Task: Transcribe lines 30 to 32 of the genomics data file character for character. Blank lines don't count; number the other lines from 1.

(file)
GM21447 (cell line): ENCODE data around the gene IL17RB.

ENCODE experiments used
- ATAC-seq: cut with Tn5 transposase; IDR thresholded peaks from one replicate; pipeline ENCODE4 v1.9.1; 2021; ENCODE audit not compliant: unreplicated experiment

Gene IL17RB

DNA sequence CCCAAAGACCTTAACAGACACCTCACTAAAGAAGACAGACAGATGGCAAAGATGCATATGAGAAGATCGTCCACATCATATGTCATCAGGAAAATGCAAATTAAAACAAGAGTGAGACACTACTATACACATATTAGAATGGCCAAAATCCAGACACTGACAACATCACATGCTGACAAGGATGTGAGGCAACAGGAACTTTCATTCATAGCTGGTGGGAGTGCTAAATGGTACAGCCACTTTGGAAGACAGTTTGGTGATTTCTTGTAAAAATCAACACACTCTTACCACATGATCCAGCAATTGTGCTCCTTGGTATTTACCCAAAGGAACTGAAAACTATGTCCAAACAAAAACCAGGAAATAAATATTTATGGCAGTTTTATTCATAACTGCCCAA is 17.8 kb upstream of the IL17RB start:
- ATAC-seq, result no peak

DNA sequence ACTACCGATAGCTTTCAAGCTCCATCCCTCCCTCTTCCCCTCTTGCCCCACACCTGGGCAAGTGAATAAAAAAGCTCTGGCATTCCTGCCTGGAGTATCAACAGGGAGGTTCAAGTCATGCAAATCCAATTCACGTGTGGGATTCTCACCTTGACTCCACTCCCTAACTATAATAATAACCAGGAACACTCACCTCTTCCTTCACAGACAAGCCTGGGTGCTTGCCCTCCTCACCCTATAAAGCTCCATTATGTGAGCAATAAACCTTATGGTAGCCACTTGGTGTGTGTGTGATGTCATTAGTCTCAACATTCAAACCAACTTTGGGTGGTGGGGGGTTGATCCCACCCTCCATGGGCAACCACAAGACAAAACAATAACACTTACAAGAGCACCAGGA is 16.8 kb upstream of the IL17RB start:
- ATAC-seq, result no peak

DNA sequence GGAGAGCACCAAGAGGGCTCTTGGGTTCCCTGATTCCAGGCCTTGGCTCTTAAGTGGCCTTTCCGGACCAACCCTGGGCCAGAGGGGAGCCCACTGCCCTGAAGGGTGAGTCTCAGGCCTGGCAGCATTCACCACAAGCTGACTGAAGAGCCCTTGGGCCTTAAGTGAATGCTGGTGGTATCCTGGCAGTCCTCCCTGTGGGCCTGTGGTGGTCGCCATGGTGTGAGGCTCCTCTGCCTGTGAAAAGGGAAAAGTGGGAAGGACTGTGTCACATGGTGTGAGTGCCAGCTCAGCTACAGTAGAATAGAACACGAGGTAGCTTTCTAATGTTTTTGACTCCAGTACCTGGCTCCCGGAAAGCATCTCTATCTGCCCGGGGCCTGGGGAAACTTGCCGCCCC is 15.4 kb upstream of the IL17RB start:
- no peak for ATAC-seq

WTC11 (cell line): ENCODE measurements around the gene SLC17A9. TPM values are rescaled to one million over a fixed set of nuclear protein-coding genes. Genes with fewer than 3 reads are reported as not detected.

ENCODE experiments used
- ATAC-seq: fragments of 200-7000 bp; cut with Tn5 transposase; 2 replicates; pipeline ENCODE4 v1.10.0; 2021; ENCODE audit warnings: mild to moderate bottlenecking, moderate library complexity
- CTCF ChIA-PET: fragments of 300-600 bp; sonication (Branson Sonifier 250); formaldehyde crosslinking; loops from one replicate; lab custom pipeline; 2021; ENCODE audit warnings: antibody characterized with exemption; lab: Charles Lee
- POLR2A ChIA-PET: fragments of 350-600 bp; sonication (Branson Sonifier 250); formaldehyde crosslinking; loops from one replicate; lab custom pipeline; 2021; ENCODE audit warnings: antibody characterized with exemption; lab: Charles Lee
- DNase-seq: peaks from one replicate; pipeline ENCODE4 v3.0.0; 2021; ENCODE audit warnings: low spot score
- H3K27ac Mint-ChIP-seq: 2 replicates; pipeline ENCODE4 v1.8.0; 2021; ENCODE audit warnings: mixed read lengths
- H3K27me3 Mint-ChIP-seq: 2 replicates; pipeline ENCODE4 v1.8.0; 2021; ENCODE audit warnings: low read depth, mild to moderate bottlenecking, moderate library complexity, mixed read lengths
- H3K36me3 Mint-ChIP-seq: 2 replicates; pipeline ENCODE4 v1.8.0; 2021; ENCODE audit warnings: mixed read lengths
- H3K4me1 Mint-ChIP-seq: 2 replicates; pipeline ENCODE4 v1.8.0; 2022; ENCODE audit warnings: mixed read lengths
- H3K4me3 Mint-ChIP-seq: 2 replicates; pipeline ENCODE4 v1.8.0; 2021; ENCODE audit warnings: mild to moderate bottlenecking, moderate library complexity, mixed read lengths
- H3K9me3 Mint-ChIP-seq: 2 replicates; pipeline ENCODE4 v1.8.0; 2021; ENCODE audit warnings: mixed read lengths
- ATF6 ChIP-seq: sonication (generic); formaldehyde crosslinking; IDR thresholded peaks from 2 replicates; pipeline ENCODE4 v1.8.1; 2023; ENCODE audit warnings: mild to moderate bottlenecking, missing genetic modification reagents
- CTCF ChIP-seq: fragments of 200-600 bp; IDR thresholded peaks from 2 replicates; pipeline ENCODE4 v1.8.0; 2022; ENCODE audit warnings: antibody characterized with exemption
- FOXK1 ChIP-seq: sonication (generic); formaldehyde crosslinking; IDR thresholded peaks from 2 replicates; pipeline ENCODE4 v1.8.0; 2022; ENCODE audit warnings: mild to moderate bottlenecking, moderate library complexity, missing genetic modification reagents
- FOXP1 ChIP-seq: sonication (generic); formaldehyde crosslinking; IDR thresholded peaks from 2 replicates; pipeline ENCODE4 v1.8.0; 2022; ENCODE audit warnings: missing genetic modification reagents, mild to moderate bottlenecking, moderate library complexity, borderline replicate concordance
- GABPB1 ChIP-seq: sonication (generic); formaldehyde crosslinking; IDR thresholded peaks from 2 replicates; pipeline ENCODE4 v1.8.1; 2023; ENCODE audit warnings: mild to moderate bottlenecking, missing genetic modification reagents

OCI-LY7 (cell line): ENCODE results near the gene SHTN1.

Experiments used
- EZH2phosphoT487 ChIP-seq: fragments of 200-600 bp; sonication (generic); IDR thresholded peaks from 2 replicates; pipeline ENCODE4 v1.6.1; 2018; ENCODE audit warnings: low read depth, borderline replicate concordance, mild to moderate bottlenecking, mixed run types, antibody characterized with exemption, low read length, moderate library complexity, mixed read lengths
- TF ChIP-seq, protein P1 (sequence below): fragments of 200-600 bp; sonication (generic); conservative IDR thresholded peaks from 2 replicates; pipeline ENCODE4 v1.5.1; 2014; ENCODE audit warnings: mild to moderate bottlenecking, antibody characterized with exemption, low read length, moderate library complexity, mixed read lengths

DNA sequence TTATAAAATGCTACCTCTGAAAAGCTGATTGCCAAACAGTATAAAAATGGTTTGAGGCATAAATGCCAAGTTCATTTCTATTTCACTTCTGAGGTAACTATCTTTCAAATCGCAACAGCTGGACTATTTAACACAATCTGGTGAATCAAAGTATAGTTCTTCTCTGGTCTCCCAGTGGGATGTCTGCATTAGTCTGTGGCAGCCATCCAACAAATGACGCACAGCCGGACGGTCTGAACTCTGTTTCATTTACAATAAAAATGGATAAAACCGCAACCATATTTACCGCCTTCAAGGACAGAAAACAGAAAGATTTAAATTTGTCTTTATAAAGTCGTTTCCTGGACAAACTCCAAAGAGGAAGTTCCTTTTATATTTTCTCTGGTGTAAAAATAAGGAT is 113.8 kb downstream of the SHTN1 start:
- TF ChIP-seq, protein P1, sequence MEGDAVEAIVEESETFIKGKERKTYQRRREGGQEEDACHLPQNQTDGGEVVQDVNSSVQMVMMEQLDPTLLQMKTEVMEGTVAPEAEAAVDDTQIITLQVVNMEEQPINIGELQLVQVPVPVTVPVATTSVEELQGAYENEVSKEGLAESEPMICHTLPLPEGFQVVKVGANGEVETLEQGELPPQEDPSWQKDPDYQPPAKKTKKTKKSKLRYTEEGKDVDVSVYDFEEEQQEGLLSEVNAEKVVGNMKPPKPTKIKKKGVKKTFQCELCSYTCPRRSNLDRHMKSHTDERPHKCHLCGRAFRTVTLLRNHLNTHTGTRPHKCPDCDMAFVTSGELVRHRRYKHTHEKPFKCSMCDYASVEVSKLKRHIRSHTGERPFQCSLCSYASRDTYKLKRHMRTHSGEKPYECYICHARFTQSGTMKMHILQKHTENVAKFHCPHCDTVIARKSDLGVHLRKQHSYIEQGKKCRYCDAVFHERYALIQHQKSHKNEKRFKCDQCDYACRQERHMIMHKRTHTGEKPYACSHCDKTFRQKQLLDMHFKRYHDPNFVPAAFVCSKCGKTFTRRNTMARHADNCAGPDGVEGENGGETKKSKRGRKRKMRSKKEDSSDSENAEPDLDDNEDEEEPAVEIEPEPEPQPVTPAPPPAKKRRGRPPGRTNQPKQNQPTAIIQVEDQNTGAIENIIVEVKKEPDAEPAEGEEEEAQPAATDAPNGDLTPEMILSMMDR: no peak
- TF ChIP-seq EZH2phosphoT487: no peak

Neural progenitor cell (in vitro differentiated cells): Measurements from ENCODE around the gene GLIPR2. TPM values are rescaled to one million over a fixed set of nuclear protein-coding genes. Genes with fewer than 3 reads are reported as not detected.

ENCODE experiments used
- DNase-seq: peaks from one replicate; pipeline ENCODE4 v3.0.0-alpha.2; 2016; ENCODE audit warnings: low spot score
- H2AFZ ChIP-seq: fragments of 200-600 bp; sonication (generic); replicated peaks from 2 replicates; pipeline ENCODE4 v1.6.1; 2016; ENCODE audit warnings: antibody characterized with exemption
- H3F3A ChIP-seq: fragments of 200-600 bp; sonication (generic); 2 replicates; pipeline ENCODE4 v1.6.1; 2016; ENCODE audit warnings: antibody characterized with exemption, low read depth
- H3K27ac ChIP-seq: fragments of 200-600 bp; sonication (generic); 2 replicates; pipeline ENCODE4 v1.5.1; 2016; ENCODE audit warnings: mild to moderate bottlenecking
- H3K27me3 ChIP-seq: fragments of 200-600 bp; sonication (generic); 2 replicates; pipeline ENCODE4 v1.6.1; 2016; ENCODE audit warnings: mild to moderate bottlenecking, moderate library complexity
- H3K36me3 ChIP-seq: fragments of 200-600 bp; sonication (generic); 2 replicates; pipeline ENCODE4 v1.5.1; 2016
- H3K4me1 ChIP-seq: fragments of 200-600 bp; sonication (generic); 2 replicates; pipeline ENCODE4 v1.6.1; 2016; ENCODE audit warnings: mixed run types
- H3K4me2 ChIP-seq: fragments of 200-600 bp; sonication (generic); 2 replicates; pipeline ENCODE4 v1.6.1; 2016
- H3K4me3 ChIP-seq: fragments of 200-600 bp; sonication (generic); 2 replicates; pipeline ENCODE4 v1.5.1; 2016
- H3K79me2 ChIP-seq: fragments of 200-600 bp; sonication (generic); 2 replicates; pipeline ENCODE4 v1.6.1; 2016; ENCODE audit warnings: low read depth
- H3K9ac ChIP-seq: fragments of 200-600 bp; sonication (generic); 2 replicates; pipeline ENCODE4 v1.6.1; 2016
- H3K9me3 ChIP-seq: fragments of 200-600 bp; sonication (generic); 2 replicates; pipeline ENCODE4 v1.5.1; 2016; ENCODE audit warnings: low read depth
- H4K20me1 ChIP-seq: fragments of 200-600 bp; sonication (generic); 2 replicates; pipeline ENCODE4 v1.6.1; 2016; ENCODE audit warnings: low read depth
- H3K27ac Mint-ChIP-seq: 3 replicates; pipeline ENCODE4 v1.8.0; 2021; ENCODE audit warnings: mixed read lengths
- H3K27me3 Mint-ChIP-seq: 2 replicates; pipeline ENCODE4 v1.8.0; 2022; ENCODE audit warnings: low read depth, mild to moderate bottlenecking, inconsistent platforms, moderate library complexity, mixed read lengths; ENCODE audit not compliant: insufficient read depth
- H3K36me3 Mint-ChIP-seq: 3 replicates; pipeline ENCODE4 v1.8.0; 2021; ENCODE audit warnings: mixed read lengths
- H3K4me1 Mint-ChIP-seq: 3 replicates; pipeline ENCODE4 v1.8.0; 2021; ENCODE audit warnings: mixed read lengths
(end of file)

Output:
- EZH2phosphoT487 ChIP-seq: fragments of 200-600 bp; sonication (generic); IDR thresholded peaks from 2 replicates; pipeline ENCODE4 v1.6.1; 2018; ENCODE audit warnings: low read depth, borderline replicate concordance, mild to moderate bottlenecking, mixed run types, antibody characterized with exemption, low read length, moderate library complexity, mixed read lengths
- TF ChIP-seq, protein P1 (sequence below): fragments of 200-600 bp; sonication (generic); conservative IDR thresholded peaks from 2 replicates; pipeline ENCODE4 v1.5.1; 2014; ENCODE audit warnings: mild to moderate bottlenecking, antibody characterized with exemption, low read length, moderate library complexity, mixed read lengths

DNA sequence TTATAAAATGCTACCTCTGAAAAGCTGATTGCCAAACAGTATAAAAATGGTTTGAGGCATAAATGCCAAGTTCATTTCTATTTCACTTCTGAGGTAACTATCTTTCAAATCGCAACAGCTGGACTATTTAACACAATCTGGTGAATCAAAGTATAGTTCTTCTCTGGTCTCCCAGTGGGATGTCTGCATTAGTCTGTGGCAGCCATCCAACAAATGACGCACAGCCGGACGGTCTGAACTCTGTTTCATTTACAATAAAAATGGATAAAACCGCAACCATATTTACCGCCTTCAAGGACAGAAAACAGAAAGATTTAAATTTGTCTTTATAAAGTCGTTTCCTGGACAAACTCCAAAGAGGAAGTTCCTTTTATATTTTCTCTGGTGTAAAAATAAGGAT is 113.8 kb downstream of the SHTN1 start: